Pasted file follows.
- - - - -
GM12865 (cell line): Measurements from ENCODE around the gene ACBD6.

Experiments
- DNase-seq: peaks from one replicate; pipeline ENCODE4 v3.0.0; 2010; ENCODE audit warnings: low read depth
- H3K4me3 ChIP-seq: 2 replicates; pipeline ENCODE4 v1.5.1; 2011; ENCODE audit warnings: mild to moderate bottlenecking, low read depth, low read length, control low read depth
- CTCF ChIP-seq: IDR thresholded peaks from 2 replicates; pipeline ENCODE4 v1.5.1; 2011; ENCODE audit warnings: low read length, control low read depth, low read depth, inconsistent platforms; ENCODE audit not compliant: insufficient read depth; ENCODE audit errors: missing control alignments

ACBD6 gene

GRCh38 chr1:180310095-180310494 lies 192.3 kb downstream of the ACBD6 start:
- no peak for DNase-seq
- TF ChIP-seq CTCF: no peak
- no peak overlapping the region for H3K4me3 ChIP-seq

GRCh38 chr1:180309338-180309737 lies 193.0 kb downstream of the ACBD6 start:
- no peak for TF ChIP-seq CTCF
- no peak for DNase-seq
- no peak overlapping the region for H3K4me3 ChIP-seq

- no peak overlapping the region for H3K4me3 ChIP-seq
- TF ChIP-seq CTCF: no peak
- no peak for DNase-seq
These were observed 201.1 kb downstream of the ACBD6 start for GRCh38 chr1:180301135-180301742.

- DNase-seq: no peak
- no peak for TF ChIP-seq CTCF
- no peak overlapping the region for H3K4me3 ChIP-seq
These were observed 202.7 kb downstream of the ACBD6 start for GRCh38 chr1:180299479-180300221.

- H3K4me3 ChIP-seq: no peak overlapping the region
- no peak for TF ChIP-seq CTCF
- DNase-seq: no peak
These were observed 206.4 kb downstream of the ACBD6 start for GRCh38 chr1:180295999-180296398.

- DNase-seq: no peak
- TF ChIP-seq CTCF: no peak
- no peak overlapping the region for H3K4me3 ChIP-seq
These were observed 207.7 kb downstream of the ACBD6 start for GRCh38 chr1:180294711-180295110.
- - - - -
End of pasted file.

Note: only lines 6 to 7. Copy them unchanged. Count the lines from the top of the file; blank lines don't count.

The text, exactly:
ACBD6 gene

GRCh38 chr1:180310095-180310494 lies 192.3 kb downstream of the ACBD6 start: